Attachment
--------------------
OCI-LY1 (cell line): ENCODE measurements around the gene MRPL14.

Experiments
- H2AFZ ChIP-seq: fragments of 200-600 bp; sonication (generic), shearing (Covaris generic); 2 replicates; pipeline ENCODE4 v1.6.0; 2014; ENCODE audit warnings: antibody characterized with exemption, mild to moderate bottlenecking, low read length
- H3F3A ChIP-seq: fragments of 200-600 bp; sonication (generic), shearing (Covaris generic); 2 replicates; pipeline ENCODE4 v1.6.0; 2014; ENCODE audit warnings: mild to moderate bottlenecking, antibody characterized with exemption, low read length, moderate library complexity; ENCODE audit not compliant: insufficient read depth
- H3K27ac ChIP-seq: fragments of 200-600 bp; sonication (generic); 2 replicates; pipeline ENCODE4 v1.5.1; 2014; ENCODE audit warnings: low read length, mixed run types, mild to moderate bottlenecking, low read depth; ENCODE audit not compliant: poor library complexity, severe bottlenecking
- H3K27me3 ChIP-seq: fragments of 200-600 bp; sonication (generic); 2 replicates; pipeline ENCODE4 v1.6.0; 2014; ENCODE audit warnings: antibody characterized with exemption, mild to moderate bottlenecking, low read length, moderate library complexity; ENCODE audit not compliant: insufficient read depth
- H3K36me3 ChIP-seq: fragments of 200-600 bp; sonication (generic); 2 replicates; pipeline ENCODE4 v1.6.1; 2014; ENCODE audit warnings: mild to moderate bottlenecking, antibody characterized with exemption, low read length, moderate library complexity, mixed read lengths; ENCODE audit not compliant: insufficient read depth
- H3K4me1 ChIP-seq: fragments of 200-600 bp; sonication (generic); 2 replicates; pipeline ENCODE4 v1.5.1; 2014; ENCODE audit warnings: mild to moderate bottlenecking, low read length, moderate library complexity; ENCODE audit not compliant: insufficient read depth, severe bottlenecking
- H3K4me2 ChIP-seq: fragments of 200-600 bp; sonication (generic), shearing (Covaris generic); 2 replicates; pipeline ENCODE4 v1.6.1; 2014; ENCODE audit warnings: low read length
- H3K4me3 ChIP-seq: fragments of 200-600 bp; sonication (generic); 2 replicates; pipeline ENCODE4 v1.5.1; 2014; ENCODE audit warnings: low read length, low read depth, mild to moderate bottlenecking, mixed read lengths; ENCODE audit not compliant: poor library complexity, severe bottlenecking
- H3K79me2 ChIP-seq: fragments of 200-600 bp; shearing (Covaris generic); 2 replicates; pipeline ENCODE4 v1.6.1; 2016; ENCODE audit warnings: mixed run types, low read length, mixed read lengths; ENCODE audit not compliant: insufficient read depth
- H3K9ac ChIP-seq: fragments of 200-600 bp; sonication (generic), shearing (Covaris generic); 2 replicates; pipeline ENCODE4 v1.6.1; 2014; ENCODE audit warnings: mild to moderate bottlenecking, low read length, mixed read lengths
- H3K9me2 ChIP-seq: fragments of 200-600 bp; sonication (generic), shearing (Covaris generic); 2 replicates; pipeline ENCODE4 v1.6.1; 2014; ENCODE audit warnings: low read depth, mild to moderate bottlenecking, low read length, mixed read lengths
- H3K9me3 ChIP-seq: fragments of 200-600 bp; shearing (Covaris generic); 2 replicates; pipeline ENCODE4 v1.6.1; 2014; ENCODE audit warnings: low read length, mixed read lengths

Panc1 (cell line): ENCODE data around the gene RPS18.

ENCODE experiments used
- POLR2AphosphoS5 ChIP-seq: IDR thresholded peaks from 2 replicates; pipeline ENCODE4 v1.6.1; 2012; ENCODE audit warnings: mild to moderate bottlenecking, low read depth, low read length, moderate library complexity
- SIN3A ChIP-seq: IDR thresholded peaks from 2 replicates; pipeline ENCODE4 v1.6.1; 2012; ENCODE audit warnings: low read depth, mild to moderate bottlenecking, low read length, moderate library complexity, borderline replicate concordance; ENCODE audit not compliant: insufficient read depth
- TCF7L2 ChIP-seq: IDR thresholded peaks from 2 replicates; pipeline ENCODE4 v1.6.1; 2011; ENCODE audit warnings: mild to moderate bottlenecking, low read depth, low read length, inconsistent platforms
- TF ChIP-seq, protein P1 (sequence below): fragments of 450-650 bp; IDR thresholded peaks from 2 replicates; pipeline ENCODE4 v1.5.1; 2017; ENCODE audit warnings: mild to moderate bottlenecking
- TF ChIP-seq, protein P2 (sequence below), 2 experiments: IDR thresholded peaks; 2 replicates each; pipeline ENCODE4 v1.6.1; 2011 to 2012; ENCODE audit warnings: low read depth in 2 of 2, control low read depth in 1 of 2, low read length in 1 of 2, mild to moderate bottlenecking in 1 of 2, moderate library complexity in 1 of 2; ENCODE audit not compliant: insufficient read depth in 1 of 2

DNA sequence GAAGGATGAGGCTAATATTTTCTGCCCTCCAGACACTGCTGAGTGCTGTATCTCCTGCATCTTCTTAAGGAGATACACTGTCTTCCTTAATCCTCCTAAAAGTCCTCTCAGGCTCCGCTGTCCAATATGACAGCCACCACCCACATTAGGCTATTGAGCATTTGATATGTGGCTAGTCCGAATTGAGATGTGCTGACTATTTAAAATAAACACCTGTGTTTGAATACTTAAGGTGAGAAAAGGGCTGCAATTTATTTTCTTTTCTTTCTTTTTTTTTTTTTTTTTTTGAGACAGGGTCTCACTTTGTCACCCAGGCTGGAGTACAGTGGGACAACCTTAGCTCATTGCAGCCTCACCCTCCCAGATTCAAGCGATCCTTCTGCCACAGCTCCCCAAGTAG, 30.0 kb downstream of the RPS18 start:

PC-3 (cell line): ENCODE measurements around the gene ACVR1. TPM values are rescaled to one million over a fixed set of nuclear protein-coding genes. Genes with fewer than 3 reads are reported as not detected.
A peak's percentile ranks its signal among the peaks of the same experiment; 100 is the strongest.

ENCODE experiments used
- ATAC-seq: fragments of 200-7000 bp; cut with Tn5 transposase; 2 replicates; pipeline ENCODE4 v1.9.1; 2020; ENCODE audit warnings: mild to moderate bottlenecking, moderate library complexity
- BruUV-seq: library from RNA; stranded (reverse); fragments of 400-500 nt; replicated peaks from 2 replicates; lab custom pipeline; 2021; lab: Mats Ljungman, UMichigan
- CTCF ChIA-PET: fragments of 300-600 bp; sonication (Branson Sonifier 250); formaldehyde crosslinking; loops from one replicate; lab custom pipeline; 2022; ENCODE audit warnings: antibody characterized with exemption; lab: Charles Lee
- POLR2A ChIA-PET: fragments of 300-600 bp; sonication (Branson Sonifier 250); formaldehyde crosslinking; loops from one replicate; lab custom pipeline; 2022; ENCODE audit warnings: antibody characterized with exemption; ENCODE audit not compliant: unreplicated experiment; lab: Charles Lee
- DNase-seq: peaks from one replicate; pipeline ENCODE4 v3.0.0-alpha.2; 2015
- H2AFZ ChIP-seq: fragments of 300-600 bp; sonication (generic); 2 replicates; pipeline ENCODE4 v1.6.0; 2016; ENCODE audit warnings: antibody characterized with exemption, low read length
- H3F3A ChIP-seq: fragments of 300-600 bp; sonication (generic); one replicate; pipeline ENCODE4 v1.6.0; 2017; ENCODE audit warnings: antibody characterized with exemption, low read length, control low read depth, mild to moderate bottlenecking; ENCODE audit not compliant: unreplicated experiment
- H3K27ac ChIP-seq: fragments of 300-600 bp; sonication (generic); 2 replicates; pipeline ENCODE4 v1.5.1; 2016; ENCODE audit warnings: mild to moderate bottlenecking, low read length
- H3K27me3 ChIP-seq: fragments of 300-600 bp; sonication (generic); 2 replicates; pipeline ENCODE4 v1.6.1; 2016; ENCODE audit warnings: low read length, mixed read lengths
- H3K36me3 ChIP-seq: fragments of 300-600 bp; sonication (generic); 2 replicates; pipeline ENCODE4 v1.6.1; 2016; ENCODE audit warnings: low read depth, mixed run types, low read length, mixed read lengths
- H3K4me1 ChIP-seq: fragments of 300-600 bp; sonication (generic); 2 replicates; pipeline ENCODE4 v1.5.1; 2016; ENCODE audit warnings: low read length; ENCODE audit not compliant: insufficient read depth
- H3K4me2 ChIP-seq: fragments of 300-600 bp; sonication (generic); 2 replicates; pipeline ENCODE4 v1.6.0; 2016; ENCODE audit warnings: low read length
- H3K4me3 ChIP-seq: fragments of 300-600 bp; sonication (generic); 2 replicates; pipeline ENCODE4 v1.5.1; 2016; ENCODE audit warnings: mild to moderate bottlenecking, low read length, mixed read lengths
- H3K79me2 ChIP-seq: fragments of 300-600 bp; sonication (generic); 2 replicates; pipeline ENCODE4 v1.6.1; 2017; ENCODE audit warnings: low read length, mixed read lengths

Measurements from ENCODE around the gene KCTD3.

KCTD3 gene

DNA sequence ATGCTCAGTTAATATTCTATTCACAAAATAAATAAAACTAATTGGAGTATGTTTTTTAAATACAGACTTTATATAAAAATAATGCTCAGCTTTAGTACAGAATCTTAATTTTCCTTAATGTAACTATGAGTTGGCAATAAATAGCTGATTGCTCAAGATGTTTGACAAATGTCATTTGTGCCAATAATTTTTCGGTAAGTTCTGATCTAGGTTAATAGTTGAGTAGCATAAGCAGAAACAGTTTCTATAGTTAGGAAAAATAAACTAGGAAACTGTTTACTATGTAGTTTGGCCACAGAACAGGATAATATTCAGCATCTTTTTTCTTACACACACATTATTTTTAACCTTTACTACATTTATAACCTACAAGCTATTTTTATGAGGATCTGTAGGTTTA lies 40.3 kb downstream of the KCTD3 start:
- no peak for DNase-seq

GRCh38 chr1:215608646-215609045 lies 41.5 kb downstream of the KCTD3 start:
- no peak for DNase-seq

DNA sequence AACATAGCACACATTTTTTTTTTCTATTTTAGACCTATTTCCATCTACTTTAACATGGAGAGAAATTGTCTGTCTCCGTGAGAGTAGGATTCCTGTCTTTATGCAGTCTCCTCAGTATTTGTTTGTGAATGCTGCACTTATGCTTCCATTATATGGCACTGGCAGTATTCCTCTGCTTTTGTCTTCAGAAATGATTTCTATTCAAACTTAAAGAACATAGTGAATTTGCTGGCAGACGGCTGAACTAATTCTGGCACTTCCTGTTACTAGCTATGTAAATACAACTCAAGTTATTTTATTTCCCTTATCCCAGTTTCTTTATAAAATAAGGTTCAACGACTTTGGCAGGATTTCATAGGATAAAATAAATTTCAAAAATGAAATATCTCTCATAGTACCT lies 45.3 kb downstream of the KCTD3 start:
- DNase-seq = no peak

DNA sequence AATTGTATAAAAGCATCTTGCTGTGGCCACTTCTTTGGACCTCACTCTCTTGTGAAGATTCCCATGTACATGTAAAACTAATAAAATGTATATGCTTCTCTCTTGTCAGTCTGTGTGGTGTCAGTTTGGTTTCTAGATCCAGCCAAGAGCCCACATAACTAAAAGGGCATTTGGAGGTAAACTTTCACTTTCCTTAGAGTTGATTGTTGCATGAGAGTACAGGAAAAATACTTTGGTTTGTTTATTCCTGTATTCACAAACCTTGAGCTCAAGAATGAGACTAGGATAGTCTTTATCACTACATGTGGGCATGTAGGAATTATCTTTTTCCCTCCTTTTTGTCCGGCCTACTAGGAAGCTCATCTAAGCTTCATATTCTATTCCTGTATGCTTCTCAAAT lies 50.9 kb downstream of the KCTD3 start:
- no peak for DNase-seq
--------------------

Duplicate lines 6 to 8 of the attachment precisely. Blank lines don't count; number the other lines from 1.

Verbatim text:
- H3K27me3 ChIP-seq: fragments of 200-600 bp; sonication (generic); 2 replicates; pipeline ENCODE4 v1.6.0; 2014; ENCODE audit warnings: antibody characterized with exemption, mild to moderate bottlenecking, low read length, moderate library complexity; ENCODE audit not compliant: insufficient read depth
- H3K36me3 ChIP-seq: fragments of 200-600 bp; sonication (generic); 2 replicates; pipeline ENCODE4 v1.6.1; 2014; ENCODE audit warnings: mild to moderate bottlenecking, antibody characterized with exemption, low read length, moderate library complexity, mixed read lengths; ENCODE audit not compliant: insufficient read depth
- H3K4me1 ChIP-seq: fragments of 200-600 bp; sonication (generic); 2 replicates; pipeline ENCODE4 v1.5.1; 2014; ENCODE audit warnings: mild to moderate bottlenecking, low read length, moderate library complexity; ENCODE audit not compliant: insufficient read depth, severe bottlenecking